TAL & Dai-ichi Life (Earl of Derby) collection of natural history watercolours
In 2011, the State Library of New South Wales acquired a beautiful and significant new item: six volumes of exquisite Australian natural history drawings dating from the first days of settlement. The watercolours, now collectively known as the TAL & Dai-ichi Life (Earl of Derby) collection, were collected and copied by Aylmer Bourke Lambert and later acquired by the 13th Earl of Derby.
Like Joseph Banks (1742 – 1820), Aylmer Bourke Lambert (1761 – 1842) was born into wealth and privilege. This good fortune allowed him to pursue his boyhood interests in botany and botanical collecting throughout his long life.
Lambert was well connected in the world of natural history and enthusiastically amassed a huge personal collection of botanical specimens and drawings from all over the world. His extensive Australian collections included First Fleet era drawings and specimens received from Surgeon John White (1756 – 1832), Governor Arthur Phillip (1738 – 1814), Colonel William Paterson (1755 – 1810), Major Robert Ross (1740 – 1794), Philip Gidley King (1758 – 1808), and Major Francis Grose (1758 – 1814).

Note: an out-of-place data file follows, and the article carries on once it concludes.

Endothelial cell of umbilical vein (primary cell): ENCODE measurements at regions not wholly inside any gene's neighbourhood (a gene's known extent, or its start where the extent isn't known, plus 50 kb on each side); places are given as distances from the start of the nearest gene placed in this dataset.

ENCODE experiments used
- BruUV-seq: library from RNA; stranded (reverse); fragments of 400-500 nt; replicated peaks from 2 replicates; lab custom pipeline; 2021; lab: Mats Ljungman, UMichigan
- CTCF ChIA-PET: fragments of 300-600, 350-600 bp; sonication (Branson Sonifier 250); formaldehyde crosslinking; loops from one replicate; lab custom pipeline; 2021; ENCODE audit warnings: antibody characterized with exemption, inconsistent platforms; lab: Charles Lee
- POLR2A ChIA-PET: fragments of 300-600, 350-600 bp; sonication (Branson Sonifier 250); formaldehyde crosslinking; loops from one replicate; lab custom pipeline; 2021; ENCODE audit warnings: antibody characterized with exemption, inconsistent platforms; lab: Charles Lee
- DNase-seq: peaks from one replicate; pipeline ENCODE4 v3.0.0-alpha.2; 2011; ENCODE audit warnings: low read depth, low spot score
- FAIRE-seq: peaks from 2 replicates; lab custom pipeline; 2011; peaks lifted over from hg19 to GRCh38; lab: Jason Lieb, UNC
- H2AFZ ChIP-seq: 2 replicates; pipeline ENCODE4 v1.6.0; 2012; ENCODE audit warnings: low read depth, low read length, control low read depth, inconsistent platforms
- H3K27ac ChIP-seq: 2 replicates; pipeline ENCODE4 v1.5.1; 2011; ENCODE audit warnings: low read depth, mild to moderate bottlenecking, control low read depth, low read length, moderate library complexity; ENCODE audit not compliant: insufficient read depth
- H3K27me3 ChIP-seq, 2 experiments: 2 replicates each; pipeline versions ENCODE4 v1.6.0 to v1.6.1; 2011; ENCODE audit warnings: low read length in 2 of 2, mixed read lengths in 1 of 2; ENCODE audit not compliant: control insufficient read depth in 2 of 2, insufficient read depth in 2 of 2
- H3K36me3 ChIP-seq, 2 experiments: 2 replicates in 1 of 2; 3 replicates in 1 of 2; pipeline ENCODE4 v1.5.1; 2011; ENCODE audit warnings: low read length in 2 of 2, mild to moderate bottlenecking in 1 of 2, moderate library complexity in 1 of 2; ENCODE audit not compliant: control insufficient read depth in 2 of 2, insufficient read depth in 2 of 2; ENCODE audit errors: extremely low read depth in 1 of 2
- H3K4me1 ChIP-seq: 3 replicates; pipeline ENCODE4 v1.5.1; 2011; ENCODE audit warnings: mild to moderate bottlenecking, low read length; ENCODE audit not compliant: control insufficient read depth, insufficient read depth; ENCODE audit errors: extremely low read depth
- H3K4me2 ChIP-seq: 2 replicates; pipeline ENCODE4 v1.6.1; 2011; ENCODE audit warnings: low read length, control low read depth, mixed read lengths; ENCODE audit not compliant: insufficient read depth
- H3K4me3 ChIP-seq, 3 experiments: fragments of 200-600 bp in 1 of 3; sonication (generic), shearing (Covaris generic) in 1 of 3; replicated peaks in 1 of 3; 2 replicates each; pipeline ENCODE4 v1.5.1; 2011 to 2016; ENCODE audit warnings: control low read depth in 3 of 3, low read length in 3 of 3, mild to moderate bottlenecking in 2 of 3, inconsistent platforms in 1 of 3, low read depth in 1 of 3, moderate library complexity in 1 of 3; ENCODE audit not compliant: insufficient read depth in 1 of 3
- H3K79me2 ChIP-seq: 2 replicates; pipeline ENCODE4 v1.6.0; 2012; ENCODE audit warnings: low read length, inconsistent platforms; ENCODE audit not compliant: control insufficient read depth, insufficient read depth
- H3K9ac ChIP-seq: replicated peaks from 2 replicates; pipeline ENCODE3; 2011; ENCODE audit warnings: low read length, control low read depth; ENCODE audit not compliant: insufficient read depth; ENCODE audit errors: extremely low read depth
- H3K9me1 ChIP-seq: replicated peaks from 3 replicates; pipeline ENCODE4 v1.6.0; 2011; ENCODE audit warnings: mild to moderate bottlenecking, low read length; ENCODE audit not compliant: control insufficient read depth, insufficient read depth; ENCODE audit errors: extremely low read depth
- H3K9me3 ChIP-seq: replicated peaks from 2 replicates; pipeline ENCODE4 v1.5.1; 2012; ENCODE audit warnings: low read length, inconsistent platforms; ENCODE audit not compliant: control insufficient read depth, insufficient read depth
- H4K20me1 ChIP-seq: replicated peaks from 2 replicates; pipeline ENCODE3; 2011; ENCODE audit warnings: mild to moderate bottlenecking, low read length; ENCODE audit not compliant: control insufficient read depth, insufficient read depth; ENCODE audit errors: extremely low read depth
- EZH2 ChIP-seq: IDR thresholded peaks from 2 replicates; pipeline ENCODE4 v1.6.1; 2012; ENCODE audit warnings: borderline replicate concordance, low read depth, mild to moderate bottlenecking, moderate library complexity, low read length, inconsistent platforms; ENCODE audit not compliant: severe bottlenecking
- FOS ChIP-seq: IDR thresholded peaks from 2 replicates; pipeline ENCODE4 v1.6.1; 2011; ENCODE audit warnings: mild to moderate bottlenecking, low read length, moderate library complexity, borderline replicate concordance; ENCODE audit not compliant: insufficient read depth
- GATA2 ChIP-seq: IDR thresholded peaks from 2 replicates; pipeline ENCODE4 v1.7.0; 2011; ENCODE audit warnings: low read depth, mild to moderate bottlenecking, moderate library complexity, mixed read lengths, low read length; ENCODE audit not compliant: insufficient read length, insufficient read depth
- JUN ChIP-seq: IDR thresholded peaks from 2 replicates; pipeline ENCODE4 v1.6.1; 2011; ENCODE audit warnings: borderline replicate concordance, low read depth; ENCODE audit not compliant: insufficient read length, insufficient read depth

Lambert made or kept copies of many of the drawings of Australian birds, plants, mammals and fishes which were bound into six albums. In 1799, three of the bird volumes were lent to leading ornithologist, Dr John Latham (1740 – 1837), who used them to describe new Australian birds in supplements to his groundbreaking books, General Synopsis of Birds (1801) and Index Ornithologicus (1801).
After Aylmer Bourke Lambert’s death in 1842, the six volumes of Australian drawings were bought by his friend, Edward Stanley, the 13th Earl of Derby, himself keenly interested in natural history. They were kept at the family seat, Knowsley Hall, near Liverpool, until 2011, when the State Library of New South Wales acquired them from the 19th Earl of Derby, with the assistance of TAL & Dai-ichi Life and the New South Wales Government.
The fishes illustrated in the albums have recently been examined by specialists at the Australian Museum. Some were identifiable, but others were described as 'fanciful' - probably because they were drawn from long-dead specimens, necessitating a considerable amount of artistic licence.